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Summary: Step-by-step instructions for how to switch your website over to Google Tag Manager without losing any of your existing Google Analytics data.

Using Google Tag Manager to manage your Google Analytics and other tags is great – once you start using it you’ll be so glad you made the switch! This post is available in text and video format below

I always install Google Tag Manager on a website and use that to handle Google Analytics rather than adding Google Analytics directly.

The reason I use Google Tag Manager instead of just using Google Analytics is that Google Tag Manager makes it really easy to also track website events in Google Analytics and to send conversions to your advertising platforms. This lets you track if people are clicking specific links, submitting your contact forms, adding products to their cart etc.

There is so much that can be done with Google Tag Manager but I’ll save that for dedicated posts.

In this post I will cut straight to the “how to” aspect of the specific steps involved in creating a Google Analytics tag in Google Tag Manager. You can follow along and easily install Google Tag Manager on your own website.

In this example I’ll also show you how to set your Google Analytics tracking code as a Settings variable in Google Tag Manager so that you can refer to the tracking code whenever you need without having to look it up each time.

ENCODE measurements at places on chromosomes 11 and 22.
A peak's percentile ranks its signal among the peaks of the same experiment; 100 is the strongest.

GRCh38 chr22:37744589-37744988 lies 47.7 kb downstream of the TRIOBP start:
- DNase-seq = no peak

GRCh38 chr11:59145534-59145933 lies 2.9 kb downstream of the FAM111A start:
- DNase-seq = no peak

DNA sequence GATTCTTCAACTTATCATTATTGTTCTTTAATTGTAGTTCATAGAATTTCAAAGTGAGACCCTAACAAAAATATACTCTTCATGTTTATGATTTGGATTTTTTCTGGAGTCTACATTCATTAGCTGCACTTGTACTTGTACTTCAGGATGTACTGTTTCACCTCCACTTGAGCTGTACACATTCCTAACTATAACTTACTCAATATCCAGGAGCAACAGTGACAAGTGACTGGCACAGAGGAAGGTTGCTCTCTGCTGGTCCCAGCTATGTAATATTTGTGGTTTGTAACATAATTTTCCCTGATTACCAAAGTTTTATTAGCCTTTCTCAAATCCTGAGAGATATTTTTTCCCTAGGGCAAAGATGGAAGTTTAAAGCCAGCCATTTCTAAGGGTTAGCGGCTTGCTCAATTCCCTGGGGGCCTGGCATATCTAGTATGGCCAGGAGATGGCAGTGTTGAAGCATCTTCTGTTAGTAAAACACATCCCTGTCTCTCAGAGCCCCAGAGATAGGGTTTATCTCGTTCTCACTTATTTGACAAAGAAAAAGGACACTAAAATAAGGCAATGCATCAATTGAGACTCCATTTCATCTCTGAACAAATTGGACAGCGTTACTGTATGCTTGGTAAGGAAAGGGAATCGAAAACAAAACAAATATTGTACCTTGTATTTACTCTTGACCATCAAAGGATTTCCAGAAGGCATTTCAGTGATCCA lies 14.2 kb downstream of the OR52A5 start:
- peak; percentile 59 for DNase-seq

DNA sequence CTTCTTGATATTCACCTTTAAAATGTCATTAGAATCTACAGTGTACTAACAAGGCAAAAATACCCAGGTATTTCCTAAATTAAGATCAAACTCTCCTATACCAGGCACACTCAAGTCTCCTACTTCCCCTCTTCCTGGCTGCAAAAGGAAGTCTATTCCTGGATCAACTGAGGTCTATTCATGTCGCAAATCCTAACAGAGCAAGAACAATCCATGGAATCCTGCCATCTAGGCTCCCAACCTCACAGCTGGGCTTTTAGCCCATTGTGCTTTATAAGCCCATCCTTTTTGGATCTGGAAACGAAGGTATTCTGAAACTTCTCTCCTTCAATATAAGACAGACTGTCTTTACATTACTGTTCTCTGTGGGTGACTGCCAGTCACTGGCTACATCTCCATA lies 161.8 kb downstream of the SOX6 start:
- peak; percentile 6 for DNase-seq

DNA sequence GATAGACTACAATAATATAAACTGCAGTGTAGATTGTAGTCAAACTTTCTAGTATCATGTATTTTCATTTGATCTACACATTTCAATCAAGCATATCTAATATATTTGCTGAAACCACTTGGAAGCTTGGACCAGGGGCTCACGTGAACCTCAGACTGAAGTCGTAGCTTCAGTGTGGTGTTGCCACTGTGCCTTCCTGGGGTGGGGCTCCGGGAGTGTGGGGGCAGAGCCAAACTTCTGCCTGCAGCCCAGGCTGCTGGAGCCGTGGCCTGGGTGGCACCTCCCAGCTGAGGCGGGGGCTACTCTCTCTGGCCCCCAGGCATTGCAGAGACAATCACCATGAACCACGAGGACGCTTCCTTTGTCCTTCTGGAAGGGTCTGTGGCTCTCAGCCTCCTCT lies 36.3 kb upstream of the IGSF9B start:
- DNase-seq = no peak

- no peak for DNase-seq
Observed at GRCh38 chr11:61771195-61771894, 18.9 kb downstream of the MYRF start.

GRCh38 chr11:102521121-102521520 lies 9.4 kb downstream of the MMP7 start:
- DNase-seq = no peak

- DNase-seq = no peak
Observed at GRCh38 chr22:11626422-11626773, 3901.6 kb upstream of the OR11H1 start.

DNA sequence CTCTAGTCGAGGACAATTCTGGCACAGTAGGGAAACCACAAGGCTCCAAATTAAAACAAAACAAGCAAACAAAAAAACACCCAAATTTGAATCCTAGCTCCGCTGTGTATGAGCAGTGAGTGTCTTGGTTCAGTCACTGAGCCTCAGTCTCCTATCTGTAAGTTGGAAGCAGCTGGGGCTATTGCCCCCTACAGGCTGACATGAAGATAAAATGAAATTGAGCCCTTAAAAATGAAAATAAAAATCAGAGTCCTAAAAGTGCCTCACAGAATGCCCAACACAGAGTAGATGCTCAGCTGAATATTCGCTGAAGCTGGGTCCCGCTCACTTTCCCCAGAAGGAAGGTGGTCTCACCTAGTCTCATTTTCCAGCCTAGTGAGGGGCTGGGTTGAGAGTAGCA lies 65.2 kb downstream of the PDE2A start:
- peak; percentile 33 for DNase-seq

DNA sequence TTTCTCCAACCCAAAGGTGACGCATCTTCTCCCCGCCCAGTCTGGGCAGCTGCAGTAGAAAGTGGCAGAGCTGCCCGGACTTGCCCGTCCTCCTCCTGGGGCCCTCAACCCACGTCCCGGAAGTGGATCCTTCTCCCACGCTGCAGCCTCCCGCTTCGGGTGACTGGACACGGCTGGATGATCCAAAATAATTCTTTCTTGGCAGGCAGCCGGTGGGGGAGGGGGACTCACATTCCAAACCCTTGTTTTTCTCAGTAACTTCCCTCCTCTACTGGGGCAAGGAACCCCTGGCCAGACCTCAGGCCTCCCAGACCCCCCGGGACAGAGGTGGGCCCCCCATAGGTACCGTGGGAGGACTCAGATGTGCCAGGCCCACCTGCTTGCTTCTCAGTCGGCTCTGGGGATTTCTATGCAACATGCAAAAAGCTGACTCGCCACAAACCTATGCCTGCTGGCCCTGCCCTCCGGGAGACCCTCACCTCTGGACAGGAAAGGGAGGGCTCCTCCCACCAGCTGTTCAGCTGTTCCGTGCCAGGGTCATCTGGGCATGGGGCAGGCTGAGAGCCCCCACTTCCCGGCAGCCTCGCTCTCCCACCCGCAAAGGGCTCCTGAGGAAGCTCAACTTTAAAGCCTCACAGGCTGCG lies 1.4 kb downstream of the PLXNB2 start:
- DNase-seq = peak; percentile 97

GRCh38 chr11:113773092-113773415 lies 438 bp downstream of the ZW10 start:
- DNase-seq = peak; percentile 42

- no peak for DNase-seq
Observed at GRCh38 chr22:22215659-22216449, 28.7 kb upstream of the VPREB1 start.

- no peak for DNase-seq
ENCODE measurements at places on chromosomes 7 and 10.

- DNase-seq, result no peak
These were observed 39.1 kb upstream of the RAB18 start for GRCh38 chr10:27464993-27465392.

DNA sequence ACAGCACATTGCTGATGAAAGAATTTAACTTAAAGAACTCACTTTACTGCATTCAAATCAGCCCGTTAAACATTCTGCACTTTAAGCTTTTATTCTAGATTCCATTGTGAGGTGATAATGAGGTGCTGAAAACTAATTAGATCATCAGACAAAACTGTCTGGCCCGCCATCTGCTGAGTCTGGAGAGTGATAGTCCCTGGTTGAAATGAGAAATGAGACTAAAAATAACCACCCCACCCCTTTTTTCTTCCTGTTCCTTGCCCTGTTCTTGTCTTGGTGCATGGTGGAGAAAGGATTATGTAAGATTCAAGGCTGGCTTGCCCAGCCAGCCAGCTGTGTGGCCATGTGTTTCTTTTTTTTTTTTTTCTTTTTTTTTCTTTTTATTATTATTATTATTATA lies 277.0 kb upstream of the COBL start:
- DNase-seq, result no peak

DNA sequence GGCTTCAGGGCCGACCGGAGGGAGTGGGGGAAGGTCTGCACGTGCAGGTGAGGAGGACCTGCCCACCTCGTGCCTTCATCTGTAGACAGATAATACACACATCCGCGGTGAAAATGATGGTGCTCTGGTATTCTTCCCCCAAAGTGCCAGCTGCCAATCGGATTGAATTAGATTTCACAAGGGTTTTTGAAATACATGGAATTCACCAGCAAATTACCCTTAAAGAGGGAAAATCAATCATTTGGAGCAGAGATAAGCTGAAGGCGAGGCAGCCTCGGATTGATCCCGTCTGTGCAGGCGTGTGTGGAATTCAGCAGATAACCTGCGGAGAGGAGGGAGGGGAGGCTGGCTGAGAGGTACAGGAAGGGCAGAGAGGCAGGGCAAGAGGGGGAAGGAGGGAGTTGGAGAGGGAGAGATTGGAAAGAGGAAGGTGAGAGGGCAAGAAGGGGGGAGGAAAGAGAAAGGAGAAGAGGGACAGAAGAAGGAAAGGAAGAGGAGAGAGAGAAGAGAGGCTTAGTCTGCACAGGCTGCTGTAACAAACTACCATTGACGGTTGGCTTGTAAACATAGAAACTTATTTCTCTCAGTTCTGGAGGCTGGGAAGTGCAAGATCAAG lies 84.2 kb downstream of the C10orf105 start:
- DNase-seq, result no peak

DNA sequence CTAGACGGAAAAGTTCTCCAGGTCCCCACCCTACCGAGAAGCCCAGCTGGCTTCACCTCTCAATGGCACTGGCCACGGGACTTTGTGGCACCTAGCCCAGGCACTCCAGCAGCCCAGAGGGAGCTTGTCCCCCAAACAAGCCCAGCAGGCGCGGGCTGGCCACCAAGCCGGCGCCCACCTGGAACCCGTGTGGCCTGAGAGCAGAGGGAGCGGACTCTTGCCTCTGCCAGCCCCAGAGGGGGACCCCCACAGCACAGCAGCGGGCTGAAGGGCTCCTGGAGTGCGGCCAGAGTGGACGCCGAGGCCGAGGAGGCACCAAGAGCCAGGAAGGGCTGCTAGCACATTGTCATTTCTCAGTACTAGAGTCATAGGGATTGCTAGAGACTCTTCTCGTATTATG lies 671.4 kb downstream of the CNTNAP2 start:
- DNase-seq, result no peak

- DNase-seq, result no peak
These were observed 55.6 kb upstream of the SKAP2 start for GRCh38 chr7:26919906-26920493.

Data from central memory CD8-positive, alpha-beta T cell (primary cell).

Instructions

Step 1: Create an Account

If you don’t yet have a Google Tag Manager account, then set one up at https://tagmanager.google.com. To do that you need to click on CREATE ACCOUNT.

Adding Google Analytics to Google Tag Manager

Enter the Account Name, which is the name of your business
Select the Country
Tick the Share data anonymously with Google and others if needed.  – This enables Google to have your data benchmarked.
Click CONTINUE.

Adding Google Analytics to Google Tag Manager

 

Step 2: Create a Google Tag Manager Container

Next up, create a container for your Google Tag Manager tag. This will be named according to your website name, e.g. www.mysite.com. You will also need to choose a container type. Here are the container type options:

  • Web is the container to choose for a website.
  • IOS and Android are for phone apps
  • AMP is a Google AMP page

In the majority of cases we will be selecting ‘Web’.

Click on CREATE.

Adding Google Analytics to Google Tag Manager

Step 3: Accept the Terms of Service and Data Processing Terms